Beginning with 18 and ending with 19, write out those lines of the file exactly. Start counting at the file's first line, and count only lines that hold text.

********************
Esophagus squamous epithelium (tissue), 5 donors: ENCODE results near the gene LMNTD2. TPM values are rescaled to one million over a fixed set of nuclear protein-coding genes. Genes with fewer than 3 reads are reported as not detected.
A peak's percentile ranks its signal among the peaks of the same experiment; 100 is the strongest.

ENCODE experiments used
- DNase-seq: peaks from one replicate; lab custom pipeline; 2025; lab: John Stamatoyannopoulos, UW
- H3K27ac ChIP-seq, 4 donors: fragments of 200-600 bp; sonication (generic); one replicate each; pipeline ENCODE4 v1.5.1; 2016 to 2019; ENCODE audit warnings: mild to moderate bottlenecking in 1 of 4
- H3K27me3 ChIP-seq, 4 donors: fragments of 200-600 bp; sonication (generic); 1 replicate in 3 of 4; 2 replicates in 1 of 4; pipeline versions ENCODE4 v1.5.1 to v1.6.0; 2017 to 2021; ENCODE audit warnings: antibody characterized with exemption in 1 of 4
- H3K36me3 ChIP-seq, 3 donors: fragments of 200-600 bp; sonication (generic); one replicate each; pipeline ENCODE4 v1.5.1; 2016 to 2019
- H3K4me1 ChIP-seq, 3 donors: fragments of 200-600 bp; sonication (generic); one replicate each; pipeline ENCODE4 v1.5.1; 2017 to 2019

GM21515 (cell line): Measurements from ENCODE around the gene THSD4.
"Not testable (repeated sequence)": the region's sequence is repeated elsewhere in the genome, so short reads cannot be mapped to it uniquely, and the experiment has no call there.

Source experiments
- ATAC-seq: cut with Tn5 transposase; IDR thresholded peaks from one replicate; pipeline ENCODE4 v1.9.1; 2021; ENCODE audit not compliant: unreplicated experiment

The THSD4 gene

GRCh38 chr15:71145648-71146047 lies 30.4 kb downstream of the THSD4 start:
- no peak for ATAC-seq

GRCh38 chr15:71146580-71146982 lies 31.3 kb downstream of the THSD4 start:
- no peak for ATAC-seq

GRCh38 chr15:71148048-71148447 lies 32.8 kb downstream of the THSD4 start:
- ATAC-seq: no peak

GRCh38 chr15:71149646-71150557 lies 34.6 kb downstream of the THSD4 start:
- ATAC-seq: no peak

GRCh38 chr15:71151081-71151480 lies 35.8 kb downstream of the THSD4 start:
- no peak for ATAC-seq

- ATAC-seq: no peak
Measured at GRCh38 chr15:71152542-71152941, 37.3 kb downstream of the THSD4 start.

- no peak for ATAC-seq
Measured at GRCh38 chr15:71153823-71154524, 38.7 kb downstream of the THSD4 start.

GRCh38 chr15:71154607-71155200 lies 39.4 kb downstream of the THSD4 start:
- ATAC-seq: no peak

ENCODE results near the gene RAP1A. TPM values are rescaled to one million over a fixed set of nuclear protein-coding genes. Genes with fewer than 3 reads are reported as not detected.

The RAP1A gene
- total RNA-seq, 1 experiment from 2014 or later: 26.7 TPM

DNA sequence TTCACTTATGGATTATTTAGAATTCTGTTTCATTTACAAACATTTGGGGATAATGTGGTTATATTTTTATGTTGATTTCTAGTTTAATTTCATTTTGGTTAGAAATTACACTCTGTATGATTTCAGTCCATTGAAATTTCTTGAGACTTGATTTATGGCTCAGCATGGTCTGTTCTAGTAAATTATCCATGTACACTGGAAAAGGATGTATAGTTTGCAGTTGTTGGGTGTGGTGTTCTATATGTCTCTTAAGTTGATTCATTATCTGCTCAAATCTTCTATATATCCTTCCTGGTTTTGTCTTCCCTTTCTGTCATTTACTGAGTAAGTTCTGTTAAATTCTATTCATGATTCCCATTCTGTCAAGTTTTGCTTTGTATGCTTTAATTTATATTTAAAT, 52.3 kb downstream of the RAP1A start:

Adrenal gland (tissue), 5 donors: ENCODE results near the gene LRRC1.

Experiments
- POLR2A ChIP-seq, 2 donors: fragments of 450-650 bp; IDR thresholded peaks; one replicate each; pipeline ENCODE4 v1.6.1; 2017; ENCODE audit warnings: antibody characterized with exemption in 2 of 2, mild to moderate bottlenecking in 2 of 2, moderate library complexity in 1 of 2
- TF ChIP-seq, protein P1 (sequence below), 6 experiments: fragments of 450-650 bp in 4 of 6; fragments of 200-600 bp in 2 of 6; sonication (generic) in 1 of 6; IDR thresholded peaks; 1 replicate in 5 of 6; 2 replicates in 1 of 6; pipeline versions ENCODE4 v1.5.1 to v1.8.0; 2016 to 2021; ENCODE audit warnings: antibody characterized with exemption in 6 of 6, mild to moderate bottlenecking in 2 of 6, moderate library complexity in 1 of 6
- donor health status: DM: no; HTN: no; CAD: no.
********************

GRCh38 chr15:71148048-71148447 lies 32.8 kb downstream of the THSD4 start:
- ATAC-seq: no peak